We want to believe that success in swimming, and in life, is something we earn, not something we inherit. Natural gifts, and the admiration they inspire, cast doubt on the conviction that praise and rewards flow from effort alone. The tall, strong swimmer wants to believe all his success is solely a result of his hard work. And certainly a smaller, less powerful swimmer has to believe that hard work can overcome all (and it can overcome a great deal, but at the very top, the Olympic men’s finals are filled with a lot more 6’ 4” swimmers than they are with 5’ 8” ones – and there are a lot more 5’ 8” men in the world).
If effort were really the only athletic ideal, then the sin of enhancement would be the evasion of training and hard work through the use of a pill or injection. But effort isn’t everything. Few really believe that a mediocre swimmer who worked and trained just as hard as, or even harder than, than Michael Phelps, deserves greater acclaim or bigger endorsement deals. We celebrate and reward Michael for his prodigious accomplishments because of his natural gifts, his long torso, his even longer wingspan, and his hyper-flexible ankles are at the outer edge of the distribution curve, and because of all of the grit, determination, and effort he (and his coach and his family) put into the cultivation of those gifts.
Performance enhancement technologies, Sandel points out, are an attempt to obscure the cultivation and display of natural gifts. So perhaps the real sin of enhancement is that pill popping and gene doping “represent the one sided of willfulness over giftedness, of dominion over reverence, of molding over beholding.”
In other words, performance enhancement distances us from the human dimension of sport, instead representing “a Promethean aspiration to remake nature, including human nature, to serve our purposes and satisfy our desires.” In the world of anything goes enhancement, athletic performance is reduced to just another consumer choice.
But why should we worry about this? What would be lost if technology dissolves our sense of giftedness?
The Ethic of Gift
“To acknowledge the giftedness of life is to recognize that our talents and powers are not wholly our own doing, nor even fully ours, despite the efforts we expend to develop and to exercise them.” The more we are alive to this chanced nature of our lot, the more we are open to the virtues of humility, responsibility, and solidarity. Our gifts are to be shared, and we are responsible for cultivating them. Concurrently, “the awareness that our talents and abilities are not wholly our own doing,” Sandel points out, “restrains our tendency toward hubris.”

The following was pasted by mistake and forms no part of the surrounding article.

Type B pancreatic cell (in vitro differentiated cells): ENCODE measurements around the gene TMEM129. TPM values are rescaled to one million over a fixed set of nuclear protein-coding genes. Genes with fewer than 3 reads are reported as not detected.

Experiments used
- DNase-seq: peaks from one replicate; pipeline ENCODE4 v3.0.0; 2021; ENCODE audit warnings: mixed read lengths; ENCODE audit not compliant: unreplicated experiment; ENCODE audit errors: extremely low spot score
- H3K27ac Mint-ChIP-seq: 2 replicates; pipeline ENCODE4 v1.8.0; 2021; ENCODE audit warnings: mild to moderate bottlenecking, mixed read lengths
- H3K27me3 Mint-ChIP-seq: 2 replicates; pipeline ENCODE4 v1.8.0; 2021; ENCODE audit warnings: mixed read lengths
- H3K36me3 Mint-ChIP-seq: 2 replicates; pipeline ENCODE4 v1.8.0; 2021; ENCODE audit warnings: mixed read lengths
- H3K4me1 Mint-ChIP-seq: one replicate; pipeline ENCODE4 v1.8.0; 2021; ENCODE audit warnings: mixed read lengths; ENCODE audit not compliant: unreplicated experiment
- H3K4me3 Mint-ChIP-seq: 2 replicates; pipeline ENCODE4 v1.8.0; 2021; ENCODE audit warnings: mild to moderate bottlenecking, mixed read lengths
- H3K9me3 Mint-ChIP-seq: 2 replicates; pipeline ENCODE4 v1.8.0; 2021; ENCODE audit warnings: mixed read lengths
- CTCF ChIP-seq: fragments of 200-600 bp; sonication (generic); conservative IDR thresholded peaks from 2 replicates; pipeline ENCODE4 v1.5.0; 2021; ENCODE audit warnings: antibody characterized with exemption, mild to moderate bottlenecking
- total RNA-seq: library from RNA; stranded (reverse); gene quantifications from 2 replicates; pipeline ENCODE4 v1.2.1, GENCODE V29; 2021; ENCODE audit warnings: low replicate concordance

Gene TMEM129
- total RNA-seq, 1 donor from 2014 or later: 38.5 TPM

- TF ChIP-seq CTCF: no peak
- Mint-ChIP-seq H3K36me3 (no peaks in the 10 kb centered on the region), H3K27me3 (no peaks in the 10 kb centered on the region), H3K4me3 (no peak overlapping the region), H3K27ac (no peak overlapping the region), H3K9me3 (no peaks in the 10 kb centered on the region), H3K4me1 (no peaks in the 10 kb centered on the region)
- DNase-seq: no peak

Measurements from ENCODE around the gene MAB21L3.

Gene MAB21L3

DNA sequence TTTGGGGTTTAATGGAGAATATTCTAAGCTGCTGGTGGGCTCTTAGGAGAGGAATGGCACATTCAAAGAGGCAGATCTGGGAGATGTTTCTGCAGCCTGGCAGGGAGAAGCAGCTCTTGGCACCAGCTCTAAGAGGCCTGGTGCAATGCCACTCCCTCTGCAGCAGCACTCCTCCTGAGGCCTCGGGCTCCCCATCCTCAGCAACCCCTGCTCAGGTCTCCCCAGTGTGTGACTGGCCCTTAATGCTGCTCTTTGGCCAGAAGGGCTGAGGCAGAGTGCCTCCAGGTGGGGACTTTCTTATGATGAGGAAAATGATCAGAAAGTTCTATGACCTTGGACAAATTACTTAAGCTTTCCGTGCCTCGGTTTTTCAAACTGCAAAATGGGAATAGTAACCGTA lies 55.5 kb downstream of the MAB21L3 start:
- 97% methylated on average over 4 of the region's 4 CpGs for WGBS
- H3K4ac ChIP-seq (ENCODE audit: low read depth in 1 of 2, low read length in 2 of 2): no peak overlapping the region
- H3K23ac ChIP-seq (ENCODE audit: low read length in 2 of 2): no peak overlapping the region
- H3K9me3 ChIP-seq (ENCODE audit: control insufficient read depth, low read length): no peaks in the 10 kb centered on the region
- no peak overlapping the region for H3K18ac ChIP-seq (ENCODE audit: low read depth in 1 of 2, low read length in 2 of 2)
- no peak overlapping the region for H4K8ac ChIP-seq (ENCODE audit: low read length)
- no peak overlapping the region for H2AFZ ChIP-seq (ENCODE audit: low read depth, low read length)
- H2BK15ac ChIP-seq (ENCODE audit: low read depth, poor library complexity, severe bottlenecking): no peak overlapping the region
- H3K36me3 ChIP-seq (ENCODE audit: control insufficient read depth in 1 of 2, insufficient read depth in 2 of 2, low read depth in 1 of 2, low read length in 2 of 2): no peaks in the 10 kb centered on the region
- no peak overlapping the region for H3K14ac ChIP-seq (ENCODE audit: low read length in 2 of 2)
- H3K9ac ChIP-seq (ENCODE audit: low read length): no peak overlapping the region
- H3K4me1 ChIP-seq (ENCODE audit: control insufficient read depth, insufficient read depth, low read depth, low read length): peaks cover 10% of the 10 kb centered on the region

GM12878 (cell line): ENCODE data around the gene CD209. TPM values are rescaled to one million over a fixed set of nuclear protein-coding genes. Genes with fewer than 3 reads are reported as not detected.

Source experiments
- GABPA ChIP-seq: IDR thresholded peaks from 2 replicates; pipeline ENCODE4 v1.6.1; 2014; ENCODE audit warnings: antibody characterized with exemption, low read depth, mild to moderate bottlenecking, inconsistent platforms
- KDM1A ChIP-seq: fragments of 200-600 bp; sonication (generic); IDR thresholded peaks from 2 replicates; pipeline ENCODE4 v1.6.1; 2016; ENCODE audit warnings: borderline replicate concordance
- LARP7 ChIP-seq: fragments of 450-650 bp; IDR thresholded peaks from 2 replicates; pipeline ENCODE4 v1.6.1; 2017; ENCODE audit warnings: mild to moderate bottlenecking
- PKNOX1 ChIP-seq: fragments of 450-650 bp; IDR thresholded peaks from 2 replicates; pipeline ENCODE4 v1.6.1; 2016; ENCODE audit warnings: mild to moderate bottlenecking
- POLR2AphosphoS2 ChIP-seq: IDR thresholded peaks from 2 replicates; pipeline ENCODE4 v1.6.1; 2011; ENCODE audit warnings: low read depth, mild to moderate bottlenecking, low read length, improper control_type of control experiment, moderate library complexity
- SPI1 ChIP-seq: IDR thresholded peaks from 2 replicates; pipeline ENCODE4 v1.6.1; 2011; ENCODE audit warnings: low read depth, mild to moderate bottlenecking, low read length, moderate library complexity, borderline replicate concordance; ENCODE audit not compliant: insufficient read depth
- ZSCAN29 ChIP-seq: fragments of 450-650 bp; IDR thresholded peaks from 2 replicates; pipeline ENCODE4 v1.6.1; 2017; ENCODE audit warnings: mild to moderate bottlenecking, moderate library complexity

The vision of athletic performance unfettered by the genetic lottery sounds like liberation. And to the extent that enhancement technologies are used for medical purposes they are, but when these technologies extend beyond cure, one could argue that it creates an explosion of responsibility that is anything but liberating. Today when a swimmer turns in a bad relay split, his coach can criticize her for circle swimming in a race. Tomorrow the coach may blame her for being too short, or for not having skin grafts to increase webbing between her fingers and toes. Perhaps that is more responsibility than we really want or can handle.
One of the blessings of seeing ourselves as recipients of a gift is that we are not wholly responsible for the way we are. The argument for performance enhancement entrenches a certain orientation to the world, a stance of mastery and dominion over all. But this stance fails to appreciate that perhaps one of the great pleasures in life is the struggle to work with the materials we have to achieve our dreams.
The Ring of Gyges Revisited
This series began with the story of the Ring of Gyges: Plato’s mythical magical ring that could make one invisible. It’s a story that asks us to consider how we would behave when seemingly everything we desire becomes available to us without consequence. But there is one thing that the Ring of Gyges can’t give us, something that we may want more than anything else. The Ring of Gyges can’t make us moral. And that, Socrates suggests, is the very best thing to try to be.
Does Sandel’s basic moral account against performance enhancement satisfy (there is more to it than space allows here)? I don’t know. What I do know is I’ve come to appreciate it much more than I did when I first encountered it. What do you think? In the spirit of Socrates, I look forward to reading the comments.